Climate stable for 7,000 years…what world is that…not earth…I suspect Dr. hansen is less informed than he claims to be and wonder if he passed intro Historical Geology or looked at a history of life/paleoebvironments book. He certainly seems to like the attention and is more political than not. These are not good traits for a scientist.

    By the way, the last million or so has seen more than a dozen, perhaps 15 really cold intervals separated by the name number of warm intervals…hmmmm

    Cretaceous CO2 seems to have been 8-10 times the present; Oz perhaps 28% not 20.9; Devonian O2 was likely 32% and Permo-Triassic O2 14% (and most of anything alive in the world died); The tewrtiary recor of O2 has been generally down, and I suspect i would be more concerned about figuring that out than worrying about CO2 measured in ppb..but then the perspective of old fossils is a bit different.

  6. #6 Trade-winds
    June 1, 2007

    “I guess I would ask which human beings – where and when – are to be accorded the privilege of deciding that this particular climate that we have right here today, right now is the best climate for all other human beings. I think that’s a rather arrogant position for people to take.”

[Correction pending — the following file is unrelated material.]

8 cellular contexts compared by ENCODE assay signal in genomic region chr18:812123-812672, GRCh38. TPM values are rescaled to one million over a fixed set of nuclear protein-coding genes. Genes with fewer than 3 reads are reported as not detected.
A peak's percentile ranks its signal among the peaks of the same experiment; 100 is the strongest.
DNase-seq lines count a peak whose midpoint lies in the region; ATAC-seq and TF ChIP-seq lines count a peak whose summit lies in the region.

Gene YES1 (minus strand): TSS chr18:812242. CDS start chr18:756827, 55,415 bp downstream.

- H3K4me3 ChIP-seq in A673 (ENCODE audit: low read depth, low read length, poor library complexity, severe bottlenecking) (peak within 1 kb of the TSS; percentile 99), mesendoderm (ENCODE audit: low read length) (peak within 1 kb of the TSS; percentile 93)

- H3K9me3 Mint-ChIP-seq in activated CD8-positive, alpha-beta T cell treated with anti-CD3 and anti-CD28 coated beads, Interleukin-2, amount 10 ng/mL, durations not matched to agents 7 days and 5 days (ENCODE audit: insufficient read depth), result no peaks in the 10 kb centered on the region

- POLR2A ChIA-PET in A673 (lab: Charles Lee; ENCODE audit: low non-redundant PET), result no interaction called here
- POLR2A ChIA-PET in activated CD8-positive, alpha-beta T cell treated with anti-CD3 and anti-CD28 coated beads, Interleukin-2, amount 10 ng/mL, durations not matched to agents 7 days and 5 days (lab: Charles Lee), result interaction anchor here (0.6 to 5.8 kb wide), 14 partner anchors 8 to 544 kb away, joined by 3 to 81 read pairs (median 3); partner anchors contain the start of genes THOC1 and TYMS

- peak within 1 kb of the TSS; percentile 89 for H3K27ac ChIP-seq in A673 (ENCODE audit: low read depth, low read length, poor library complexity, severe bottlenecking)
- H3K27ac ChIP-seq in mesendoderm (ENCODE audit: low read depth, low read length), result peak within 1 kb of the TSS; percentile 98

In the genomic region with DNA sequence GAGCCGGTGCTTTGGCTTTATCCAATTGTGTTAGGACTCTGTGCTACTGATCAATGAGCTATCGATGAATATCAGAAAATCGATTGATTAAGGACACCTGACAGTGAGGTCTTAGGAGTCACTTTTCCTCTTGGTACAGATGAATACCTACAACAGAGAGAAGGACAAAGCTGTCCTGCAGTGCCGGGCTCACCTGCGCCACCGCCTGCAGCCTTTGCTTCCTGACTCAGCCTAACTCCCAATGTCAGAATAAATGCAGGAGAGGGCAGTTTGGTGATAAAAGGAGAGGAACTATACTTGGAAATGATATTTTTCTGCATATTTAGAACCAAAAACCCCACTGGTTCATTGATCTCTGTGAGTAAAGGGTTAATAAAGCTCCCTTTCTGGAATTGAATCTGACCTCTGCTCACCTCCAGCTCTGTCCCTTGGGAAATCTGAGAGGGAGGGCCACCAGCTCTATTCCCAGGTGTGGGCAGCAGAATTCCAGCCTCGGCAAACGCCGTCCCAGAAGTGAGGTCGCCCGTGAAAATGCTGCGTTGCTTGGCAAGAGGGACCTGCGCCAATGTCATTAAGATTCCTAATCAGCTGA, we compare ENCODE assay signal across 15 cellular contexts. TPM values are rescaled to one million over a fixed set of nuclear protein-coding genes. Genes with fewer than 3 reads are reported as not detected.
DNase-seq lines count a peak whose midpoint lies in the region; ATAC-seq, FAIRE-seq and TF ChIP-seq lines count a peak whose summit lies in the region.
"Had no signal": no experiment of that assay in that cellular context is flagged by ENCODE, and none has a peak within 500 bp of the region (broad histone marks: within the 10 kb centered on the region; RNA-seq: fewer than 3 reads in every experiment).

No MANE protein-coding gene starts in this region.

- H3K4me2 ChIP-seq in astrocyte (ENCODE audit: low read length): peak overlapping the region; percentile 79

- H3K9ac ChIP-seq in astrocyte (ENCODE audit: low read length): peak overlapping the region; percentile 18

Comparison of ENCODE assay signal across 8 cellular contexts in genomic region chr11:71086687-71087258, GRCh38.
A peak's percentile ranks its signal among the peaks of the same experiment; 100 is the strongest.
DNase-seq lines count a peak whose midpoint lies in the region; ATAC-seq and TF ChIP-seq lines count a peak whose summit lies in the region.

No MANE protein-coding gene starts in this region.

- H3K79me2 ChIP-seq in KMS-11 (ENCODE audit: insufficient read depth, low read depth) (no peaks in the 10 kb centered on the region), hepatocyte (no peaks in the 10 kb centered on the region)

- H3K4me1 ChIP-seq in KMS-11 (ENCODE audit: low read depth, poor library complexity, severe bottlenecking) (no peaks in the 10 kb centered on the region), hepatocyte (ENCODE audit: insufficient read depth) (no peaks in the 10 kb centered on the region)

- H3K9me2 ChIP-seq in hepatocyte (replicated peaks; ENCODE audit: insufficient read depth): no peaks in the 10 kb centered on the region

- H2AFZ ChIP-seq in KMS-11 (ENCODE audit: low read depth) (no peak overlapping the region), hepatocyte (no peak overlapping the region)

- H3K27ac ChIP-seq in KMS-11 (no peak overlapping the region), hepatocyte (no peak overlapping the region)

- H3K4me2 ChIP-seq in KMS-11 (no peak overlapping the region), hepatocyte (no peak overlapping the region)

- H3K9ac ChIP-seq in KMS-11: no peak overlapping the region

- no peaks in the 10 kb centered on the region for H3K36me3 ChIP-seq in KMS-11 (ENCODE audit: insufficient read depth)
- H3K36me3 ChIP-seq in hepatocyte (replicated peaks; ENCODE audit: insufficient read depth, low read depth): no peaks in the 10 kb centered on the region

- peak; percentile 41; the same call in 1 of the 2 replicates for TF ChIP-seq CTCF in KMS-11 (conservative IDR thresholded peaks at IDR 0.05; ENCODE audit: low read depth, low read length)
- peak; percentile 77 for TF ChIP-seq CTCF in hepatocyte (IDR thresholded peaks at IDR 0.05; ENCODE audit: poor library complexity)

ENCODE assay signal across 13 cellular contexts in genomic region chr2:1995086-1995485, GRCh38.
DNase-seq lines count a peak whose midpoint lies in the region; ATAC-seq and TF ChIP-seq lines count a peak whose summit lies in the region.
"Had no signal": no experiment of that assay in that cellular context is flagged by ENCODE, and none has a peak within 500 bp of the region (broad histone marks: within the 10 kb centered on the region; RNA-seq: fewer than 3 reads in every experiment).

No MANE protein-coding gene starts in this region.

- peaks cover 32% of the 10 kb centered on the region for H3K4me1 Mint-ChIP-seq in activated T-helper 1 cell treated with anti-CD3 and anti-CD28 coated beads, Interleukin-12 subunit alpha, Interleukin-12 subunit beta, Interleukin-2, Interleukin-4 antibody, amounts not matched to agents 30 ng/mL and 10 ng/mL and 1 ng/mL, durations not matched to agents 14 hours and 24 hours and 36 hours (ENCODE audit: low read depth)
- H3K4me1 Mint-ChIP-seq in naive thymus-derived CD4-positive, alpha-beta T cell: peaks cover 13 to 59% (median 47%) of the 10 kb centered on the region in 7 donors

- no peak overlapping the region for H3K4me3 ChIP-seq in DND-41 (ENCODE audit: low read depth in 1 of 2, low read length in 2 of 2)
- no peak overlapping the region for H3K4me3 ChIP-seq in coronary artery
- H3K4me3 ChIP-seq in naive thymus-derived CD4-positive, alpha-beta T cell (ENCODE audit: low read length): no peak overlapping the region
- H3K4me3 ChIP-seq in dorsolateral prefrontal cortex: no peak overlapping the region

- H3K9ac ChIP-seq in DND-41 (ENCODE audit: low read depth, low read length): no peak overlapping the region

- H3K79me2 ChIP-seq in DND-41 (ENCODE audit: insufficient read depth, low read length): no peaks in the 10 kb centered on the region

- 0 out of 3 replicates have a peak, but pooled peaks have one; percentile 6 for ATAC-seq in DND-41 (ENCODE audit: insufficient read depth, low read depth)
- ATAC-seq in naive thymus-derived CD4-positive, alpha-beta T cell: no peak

He should have said – ‘I guess I would ask which species – where and when – are to be accorded the privilege of deciding that this particular climate that we have right here today, right now is the best climate for all other species. I think that’s a rather arrogant position for humans to take.”

    I vote for 72.5 degrees.

  7. #7 QrazyQat
    June 1, 2007

    Also for Arnaldo,
    Deltoid (do a search) is a blog which also has lots of good info on the subject, and at either there or RealClimate you’ll find a link to the recent Grist list which answers these points and many more. All the points you raise are what are called “zombies” because they keep coming back, being used over and over, even though they’ve been thoroughly and accurately killed many times now.

    One quick point, because many innocently niave people assume that GW just means things get warmer. GW means the average gets warmer; some places would get colder, many warmer, and the bigger problem is the unsettled weather and changing weather patterns (more rain some places, less others, more and fiercer storms, that sort of thing). If we were just showing up at this planet and settling in for the first time, this would not be a problem, but we aren’t. We’ve settled into the place pretty thoroughly and set up our lives and our farming, etc., around pretty much the weather patterns we have. Drastically altering them now will make big problems.